Family Ministry Rules & Responses

How should church leaders and ministry volunteers interact with misbehaving children and questioning parents? You’re not helping anyone if you don’t address the issues, but there are wiser ways to do so.

I’ve often thought that one of the most common lies in a church is when parents pick up their children from ministry programming.

“So, how did little Johnny do?”

“Oh, Johnny? He’s great. Really sweet. Yeah, sweet Johnny.”

Lies. Lies. Lies.

Sometimes, Johnny is bad. Sometimes, the adult leader wants to say so, but they fear commenting and upsetting a parent, which could strain a relationship or cause them to leave the church.

But if Johnny is bad and making the ministry environment difficult for all other kids, those parents need to know. So, how does that happen positively?

You could do all the right things; still, someone can become infuriated.

  • Neglecting it isn’t helping the child or the class.
  • Showing frustration isn’t helping either.

Ensure you have clear rules and equip your leaders with simple steps once those rules are broken.

Family Ministry Rules

Here are some simple principles if you want to stay positive in your rules and consistent among all ages. You can use the same rules for expected behavior in all next-generation environments (preschool, kids, students).

  • Respect God – We honor God when we come together by showing respect to all things related to Him (worship, Word, etc.).
  • Respect Leaders – We respect the leaders by listening to and following their instructions (gathering, activities, campus, etc.).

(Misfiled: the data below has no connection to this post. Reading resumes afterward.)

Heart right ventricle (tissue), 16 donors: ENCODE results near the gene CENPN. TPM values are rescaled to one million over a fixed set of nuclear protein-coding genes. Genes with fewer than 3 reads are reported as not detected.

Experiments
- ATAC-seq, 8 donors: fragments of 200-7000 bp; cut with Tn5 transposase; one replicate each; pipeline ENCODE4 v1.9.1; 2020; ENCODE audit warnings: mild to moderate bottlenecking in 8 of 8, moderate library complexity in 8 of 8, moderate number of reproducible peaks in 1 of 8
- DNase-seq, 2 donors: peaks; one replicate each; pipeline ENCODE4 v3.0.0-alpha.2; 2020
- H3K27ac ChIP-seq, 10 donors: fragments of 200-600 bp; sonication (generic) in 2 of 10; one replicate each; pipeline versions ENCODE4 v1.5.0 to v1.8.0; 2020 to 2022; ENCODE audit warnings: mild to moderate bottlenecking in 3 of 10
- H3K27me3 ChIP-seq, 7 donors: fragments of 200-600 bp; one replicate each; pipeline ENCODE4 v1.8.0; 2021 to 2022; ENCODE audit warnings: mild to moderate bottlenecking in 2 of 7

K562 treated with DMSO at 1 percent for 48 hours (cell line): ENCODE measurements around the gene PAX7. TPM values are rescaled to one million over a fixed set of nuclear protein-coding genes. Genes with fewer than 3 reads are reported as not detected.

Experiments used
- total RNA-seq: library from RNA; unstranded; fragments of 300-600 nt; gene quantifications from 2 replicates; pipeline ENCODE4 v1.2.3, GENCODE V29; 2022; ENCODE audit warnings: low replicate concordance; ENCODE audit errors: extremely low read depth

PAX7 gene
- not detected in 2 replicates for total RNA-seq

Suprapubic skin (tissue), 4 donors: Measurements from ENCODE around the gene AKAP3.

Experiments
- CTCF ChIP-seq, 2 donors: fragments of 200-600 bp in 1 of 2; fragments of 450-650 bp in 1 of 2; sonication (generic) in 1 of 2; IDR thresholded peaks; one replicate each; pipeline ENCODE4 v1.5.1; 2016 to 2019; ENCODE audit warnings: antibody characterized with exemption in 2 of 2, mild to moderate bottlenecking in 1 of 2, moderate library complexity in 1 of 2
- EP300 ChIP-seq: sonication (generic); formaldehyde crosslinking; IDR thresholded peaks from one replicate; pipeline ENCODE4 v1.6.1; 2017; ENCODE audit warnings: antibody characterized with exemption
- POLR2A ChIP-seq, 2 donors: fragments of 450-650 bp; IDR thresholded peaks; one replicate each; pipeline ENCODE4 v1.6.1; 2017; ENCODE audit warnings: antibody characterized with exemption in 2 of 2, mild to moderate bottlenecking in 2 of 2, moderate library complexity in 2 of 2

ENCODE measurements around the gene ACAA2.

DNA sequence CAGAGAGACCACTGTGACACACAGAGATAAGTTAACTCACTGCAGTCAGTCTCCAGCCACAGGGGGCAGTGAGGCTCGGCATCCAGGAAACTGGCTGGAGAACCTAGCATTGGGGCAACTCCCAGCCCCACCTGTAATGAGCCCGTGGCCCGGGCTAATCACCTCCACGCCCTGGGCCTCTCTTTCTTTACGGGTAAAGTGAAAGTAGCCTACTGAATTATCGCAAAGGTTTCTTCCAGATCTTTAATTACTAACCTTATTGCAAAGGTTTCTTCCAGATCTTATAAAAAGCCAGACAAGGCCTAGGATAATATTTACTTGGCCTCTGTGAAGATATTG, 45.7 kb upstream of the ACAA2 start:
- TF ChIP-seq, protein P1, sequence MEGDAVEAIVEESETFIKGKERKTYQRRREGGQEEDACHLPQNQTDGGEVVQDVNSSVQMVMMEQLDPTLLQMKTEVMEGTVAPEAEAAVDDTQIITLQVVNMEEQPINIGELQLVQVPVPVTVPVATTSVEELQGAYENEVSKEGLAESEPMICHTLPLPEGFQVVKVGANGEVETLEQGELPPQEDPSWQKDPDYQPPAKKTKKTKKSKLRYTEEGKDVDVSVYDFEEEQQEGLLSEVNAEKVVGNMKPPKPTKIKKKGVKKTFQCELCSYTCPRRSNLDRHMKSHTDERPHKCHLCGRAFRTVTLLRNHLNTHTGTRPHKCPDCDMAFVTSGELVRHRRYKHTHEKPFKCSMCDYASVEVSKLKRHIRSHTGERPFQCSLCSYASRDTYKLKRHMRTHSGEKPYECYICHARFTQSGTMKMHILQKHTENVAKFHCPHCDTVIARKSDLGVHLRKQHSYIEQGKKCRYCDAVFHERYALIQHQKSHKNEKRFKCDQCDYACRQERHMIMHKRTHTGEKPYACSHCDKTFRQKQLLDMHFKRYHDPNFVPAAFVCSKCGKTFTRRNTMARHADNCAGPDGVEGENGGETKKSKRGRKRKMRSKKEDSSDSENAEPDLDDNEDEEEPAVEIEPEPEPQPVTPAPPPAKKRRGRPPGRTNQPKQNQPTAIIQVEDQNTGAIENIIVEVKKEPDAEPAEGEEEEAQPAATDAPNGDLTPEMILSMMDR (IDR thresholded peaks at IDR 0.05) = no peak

• Respect Others – We value others my age by refusing to bully, gossip, or distract.

Discipline Steps

If any age child does not follow these simple rules, we have three steps to address the situation.

  • Remind – Remind the young individual of the rules discreetly yet clearly. Do not embarrass the individual in front of others (attention might be what the individual seeks).
  • Remove – If the situation escalates, quietly ask the child/student to talk with you away from the group. Don’t address them in front of the others.
  • Request – If the child/student continues to be a disruption for all, you will request the parent to advise you on handling such a situation, or you can request that the parent join you weekly until the attitude has changed. If you neglect to share it with the parents, you aren’t helping anyone in your class (always ask –would I want to know this was happening if this was my child?).